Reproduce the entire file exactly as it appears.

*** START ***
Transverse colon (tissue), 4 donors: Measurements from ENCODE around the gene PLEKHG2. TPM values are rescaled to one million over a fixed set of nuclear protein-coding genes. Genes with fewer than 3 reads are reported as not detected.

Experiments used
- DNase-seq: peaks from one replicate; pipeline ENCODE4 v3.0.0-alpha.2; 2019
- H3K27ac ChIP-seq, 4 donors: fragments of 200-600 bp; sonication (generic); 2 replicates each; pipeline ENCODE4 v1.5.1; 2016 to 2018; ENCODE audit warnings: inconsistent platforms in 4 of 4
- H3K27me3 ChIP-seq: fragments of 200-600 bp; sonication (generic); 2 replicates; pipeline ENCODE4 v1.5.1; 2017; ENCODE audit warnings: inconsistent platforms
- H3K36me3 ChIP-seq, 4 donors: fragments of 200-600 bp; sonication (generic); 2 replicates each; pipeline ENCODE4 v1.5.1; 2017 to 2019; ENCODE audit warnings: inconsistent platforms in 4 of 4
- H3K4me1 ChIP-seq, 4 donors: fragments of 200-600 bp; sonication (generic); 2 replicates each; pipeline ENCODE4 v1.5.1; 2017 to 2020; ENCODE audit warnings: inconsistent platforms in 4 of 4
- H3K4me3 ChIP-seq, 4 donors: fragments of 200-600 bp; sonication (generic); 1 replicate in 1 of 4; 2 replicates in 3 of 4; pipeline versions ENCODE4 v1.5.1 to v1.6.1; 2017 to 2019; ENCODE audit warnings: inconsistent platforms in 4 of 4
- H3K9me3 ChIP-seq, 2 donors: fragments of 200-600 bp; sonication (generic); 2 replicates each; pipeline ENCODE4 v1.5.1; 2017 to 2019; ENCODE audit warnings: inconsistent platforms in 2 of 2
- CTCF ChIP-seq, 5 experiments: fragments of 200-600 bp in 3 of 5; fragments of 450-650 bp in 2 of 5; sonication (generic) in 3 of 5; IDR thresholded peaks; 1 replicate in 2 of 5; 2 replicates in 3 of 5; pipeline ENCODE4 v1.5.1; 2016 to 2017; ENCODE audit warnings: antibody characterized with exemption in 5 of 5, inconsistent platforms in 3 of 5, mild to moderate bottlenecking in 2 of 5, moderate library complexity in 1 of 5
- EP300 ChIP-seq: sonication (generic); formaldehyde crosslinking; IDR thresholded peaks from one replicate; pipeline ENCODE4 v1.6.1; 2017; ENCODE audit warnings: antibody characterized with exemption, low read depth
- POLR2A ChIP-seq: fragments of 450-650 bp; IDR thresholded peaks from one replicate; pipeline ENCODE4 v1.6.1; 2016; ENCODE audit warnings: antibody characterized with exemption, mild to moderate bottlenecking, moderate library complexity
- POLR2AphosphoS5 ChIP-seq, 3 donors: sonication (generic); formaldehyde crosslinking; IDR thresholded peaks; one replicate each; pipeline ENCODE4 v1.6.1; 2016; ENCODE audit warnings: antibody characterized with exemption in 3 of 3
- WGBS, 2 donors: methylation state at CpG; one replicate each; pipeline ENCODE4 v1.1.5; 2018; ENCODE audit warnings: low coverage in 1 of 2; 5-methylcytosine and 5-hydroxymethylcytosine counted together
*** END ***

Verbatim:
Transverse colon (tissue), 4 donors: Measurements from ENCODE around the gene PLEKHG2. TPM values are rescaled to one million over a fixed set of nuclear protein-coding genes. Genes with fewer than 3 reads are reported as not detected.

Experiments used
- DNase-seq: peaks from one replicate; pipeline ENCODE4 v3.0.0-alpha.2; 2019
- H3K27ac ChIP-seq, 4 donors: fragments of 200-600 bp; sonication (generic); 2 replicates each; pipeline ENCODE4 v1.5.1; 2016 to 2018; ENCODE audit warnings: inconsistent platforms in 4 of 4
- H3K27me3 ChIP-seq: fragments of 200-600 bp; sonication (generic); 2 replicates; pipeline ENCODE4 v1.5.1; 2017; ENCODE audit warnings: inconsistent platforms
- H3K36me3 ChIP-seq, 4 donors: fragments of 200-600 bp; sonication (generic); 2 replicates each; pipeline ENCODE4 v1.5.1; 2017 to 2019; ENCODE audit warnings: inconsistent platforms in 4 of 4
- H3K4me1 ChIP-seq, 4 donors: fragments of 200-600 bp; sonication (generic); 2 replicates each; pipeline ENCODE4 v1.5.1; 2017 to 2020; ENCODE audit warnings: inconsistent platforms in 4 of 4
- H3K4me3 ChIP-seq, 4 donors: fragments of 200-600 bp; sonication (generic); 1 replicate in 1 of 4; 2 replicates in 3 of 4; pipeline versions ENCODE4 v1.5.1 to v1.6.1; 2017 to 2019; ENCODE audit warnings: inconsistent platforms in 4 of 4
- H3K9me3 ChIP-seq, 2 donors: fragments of 200-600 bp; sonication (generic); 2 replicates each; pipeline ENCODE4 v1.5.1; 2017 to 2019; ENCODE audit warnings: inconsistent platforms in 2 of 2
- CTCF ChIP-seq, 5 experiments: fragments of 200-600 bp in 3 of 5; fragments of 450-650 bp in 2 of 5; sonication (generic) in 3 of 5; IDR thresholded peaks; 1 replicate in 2 of 5; 2 replicates in 3 of 5; pipeline ENCODE4 v1.5.1; 2016 to 2017; ENCODE audit warnings: antibody characterized with exemption in 5 of 5, inconsistent platforms in 3 of 5, mild to moderate bottlenecking in 2 of 5, moderate library complexity in 1 of 5
- EP300 ChIP-seq: sonication (generic); formaldehyde crosslinking; IDR thresholded peaks from one replicate; pipeline ENCODE4 v1.6.1; 2017; ENCODE audit warnings: antibody characterized with exemption, low read depth
- POLR2A ChIP-seq: fragments of 450-650 bp; IDR thresholded peaks from one replicate; pipeline ENCODE4 v1.6.1; 2016; ENCODE audit warnings: antibody characterized with exemption, mild to moderate bottlenecking, moderate library complexity
- POLR2AphosphoS5 ChIP-seq, 3 donors: sonication (generic); formaldehyde crosslinking; IDR thresholded peaks; one replicate each; pipeline ENCODE4 v1.6.1; 2016; ENCODE audit warnings: antibody characterized with exemption in 3 of 3
- WGBS, 2 donors: methylation state at CpG; one replicate each; pipeline ENCODE4 v1.1.5; 2018; ENCODE audit warnings: low coverage in 1 of 2; 5-methylcytosine and 5-hydroxymethylcytosine counted together